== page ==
Encouraging community growth
“Build it and they will come” is not always true. We’re in an age where people are suffering from information overload, and it can be difficult for your project to be found organically. Here are a few ways to ensure the right users and contributors find your project:
- Partner with larger organizations through volunteer initiatives; like this example
- Partner with a university course over a semester
- Promote your project through social media channels and targeted marketing
- Hold speaker or lab sessions at conferences
- Create a website for people to learn about the project (this can be developed once it’s more established)
Communication is key
To have a successful OS project and a thriving community around it, clear communication is essential from the very beginning. The leader of this initiative needs to factor this in as they’re defining the community and setting expectations. One great way to do this is by ensuring that everything related to your work is documented and recorded, such as how a new volunteer can contribute. There are great tools that can help with this, such as using templates from other existing OS projects. A few things to always keep in mind:
- Define the community and expectations around your OS project and set communication guidelines. Good documentation is huge! Consider language localization when developing this to increase accessibility.
- Asynchronous communication such as the Discussion board, Slack Channels, or Discourse can drive successful collaboration.
- Consider conducting an audit to ensure that your communication style aligns with OS principles and the community.
When establishing communication guidelines, these are a few key questions to consider:
- Are you accepting contributions or just open sourcing the code without a desire for input? Not wanting input is entirely okay, but just make sure that’s clearly set out in the README so potential contributors aren’t surprised or disappointed.
- Where and how should users report bugs? Outlining this at the beginning will help reduce friction when problems arise.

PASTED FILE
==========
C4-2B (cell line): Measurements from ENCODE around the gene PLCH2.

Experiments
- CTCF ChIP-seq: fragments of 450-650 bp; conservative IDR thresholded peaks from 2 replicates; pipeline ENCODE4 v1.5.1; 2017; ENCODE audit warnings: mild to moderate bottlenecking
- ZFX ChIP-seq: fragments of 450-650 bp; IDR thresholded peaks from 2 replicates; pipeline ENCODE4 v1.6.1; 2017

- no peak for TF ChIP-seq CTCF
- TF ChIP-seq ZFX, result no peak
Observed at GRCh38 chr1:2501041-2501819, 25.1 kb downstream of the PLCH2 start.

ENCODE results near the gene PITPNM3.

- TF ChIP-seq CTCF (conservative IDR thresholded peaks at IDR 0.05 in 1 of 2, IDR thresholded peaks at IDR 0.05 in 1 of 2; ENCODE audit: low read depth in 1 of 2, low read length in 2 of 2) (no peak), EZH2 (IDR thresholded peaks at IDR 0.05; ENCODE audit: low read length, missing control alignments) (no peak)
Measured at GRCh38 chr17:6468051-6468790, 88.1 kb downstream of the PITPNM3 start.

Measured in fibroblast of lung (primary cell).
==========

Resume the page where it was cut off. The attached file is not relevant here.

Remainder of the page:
What's next: become a Digital Public Good
Led by the Digital Public Goods Alliance, Digital Public Goods (DPGs) are open source software, open data, open AI models, open standards, and open content that adhere to privacy and other applicable laws and best practices, do no harm by design, and help attain the Sustainable Development Goals (SDGs). There are nine indicators in the DPG Standard that are used to determine whether a solution is a digital public good and regular auditing is done to review the DPGs. The DPG Standard establishes the baseline requirements that must be met in order to earn recognition as a digital public good (DPG). This standard is designed to complement other relevant principles such as the Principles for Digital Development and is applicable to DPGs in all sectors across the SDGs. The DPG Standard is itself an open project, open to contribution on GitHub, and developed in collaboration with organizations and experts.
Once an open source project nomination is submitted, it undergoes a technical review against a baseline of 9-indicators that serve as a minimum standard that all digital public goods must meet. Once the technical team reviews and approves that the documentation meets the standard, it gets added to the DPGA registry.
Seek sponsorship and funding for your project
If funding is a key barrier to your organization adopting OS, there are a number of opportunities you can look to for support. Funders aim to invest ahead of the curve in new categories, projects, and people to ensure OS thrives and developers have the choice to contribute full-time to the projects they care about most. A few general opportunities include:
- GitHub Sponsors is a way for organizations and individuals to directly fund OS maintainers globally. To enable sponsorships on your GitHub account, you can get started here.
- The GitHub Accelerator is a cohort-based education program with expert guests that talk about OS funding paths and explore the needs of individual projects. Start your application here.
If you’re working on a project that relates to a specific SDG, there are also sponsorships and accelerator programs that cater directly to these such as:
- The World Food Programme (WFP) Innovation Accelerator, which sources, supports, and scales high-potential solutions to end hunger worldwide. They provide WFP staff, entrepreneurs, start-ups, companies, and NGOs with access to funding, mentorship, hands-on support, and WFP operations. Apply here.
- The UNICEF Venture Fund’s mission is to invest in early-stage tech solutions that support children and youth. They provide funding as well as a year of mentoring. Get started with an application here.
For more information on:
- Digital Public Goods
- Open source licenses for the social sector
- Open Source Research: OSS in the Social Sector
- Open Source Research: OSS in India, Kenya, Egypt, and Mexico
Special thanks to Belinda Vennam (@bvennam), SKi Sankhe (@megamanics), Joshua Ku (@therealkujo) on developing and leading the Open Source training together with the United Nations Office of Information and Communications Technology (OICT).
If you would like to learn more about our programming, partner with us, or get in touch, contact our team today.Email GitHub Social Impact